Petitioners, representing a class of present and former black employees and job applicants, sought injunctive and declaratory relief and damages in an action under 42 U.S.C. 1981 and Title VII of the Civil Rights Act of 1964, alleging that respondent employer and unions had engaged in racially discriminatory employment practices. The parties negotiated a settlement and jointly moved the District Court to enter a proposed consent decree which would permanently enjoin respondents from discriminating against black employees and would require them to give hiring and seniority preferences to black employees and to fill one-third of certain supervisory positions with qualified blacks. The court denied the motion, holding that since there was no showing of present or past discrimination, the proposed decree illegally granted racial preferences to the petitioner class, and that in any event the decree would be illegal as extending relief to all present and future black employees, not just to actual victims of the alleged discrimination. The Court of Appeals dismissed petitioners' appeal for want of jurisdiction, holding that the District Court's order was not appealable under 28 U.S.C. 1292 (a) (1), which permits appeals as of right to the courts of appeals from interlocutory orders of district courts "refusing . . . injunctions."
The District Court's interlocutory order refusing to enter the consent decree was an order "refusing" an "injunction" and was therefore appealable under 1292 (a) (1). Pp. 83-90.
BRENNAN, J., delivered the opinion for a unanimous Court.
Napoleon B. Williams, Jr., argued the cause for petitioners. With him on the briefs were Henry L. Marsh III, Jack Greenberg, James M. Nabrit III, and Barry L. Goldstein.
Henry T. Wickham argued the cause for respondent American Brands, Inc. With him on the brief were Paul G. Pennoyer, Jr., Bernard W. McCarthy, and D. Eugene Webb, Jr. Jay J. Levit argued the cause for respondent unions. With him on the brief was James F. Carroll.
Harlon L. Dalton argued the cause for the United States et al. as amici curiae urging reversal. With him on the brief were Solicitor General McCree, Assistant Attorney General Days, Deputy Solicitor General Wallace, Brain K. Landsberg, Marie E. Klimesz, and Leroy D. Clark. *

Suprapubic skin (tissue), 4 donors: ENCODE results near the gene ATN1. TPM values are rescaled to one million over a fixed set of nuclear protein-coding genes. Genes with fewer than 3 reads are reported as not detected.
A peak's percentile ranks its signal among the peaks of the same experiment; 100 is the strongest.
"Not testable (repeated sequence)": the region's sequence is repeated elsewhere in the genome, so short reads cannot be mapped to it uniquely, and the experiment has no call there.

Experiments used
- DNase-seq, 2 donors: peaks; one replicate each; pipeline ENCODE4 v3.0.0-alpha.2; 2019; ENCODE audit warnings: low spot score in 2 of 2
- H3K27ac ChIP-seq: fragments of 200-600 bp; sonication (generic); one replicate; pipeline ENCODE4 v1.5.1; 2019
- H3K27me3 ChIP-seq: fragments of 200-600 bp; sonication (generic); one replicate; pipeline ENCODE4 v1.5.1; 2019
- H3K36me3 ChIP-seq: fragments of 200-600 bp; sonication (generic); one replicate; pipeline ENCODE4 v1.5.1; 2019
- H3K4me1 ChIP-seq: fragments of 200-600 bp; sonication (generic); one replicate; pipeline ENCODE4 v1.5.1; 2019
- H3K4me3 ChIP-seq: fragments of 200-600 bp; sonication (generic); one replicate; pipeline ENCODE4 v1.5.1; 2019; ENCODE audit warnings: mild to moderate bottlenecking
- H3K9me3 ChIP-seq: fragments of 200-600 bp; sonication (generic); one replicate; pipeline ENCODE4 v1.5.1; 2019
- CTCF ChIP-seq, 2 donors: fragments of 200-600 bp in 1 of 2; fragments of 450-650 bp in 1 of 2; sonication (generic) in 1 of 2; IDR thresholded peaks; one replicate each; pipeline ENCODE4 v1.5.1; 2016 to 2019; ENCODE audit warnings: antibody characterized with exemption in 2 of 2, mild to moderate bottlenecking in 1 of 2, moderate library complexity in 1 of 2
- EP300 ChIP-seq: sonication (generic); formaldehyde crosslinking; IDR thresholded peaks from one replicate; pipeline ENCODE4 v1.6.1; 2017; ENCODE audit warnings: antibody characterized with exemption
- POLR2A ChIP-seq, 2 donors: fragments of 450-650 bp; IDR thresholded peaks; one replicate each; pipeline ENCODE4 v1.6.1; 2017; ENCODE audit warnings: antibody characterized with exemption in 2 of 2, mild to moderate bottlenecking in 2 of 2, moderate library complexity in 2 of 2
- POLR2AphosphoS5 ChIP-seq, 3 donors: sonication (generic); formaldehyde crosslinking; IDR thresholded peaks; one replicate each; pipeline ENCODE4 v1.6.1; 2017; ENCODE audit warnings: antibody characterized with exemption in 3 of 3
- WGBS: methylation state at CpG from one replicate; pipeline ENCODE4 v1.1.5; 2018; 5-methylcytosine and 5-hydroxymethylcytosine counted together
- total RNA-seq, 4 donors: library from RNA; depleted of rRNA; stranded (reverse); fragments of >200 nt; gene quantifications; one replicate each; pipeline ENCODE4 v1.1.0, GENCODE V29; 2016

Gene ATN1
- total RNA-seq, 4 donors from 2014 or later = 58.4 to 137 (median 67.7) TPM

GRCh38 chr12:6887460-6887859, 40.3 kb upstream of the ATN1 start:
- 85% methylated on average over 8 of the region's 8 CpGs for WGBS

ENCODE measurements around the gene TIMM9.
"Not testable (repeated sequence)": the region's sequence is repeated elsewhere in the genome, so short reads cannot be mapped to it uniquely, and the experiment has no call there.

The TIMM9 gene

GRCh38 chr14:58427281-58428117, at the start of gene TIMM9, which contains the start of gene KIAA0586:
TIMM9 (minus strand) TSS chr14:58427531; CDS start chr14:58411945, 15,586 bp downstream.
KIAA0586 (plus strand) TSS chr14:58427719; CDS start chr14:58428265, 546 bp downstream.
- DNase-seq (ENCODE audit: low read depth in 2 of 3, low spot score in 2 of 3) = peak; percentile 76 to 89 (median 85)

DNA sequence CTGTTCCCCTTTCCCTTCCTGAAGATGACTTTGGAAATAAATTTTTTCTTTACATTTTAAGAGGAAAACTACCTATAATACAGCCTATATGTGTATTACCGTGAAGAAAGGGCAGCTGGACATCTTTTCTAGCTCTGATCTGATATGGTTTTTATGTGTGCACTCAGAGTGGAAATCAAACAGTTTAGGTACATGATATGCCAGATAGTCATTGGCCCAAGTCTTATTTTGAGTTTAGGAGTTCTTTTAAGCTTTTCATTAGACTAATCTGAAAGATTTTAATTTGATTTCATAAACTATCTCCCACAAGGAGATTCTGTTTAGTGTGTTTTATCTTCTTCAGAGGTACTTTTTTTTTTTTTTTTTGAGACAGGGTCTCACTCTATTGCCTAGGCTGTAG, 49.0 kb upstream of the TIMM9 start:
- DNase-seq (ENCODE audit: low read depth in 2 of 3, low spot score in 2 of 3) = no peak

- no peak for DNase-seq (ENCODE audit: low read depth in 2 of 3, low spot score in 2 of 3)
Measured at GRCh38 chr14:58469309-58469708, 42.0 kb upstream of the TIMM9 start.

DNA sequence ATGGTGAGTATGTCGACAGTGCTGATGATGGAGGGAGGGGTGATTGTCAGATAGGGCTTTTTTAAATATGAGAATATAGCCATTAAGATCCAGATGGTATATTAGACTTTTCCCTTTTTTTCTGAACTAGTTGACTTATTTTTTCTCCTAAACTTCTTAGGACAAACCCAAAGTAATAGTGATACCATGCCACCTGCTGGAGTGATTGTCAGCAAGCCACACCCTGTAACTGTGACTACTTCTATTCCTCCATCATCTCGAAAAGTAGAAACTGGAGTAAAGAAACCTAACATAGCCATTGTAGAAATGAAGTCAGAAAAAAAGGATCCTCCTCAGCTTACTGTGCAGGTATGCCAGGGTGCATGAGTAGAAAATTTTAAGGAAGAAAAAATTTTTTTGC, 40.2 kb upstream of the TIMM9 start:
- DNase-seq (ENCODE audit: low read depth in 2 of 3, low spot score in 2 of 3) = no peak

[ Footnote * ] Robert E. Williams and Douglas S. McDowell filed a brief for the Equal Employment Advisory Council as amicus curiae urging reversal.
JUSTICE BRENNAN delivered the opinion of the Court.
The question presented in this Title VII class action is whether an interlocutory order of the District Court denying a joint motion of the parties to enter a consent decree containing injunctive relief is an appealable order.
Petitioners, representing a class of present and former black seasonal employees and applicants for employment at the [450 U.S. 79, 81] Richmond Leaf Department of the American Tobacco Co., brought this suit in the United States District Court for the Eastern District of Virginia under 42 U.S.C. 1981 and Title VII of the Civil Rights Act of 1964, 42 U.S.C. 2000e et seq. Alleging that respondents 1 had discriminated against them in hiring, promotion, transfer, and training opportunities, petitioners sought a declaratory judgment, preliminary and permanent injunctive relief, and money damages.
After extensive discovery had been conducted and the plaintiff class had been certified, 2 the parties negotiated a settlement and jointly moved the District Court to approve and enter their proposed consent decree. See Fed. Rule Civ. Proc. 23 (e). 3 The decree would have required respondents to give hiring and seniority preferences to black employees and to fill one-third of all supervisory positions in the Richmond Leaf Department with qualified blacks. While agreeing to the terms of the decree, respondents "expressly den[ied] any violation of . . . any . . . equal employment law, regulation, or order." App. 25a.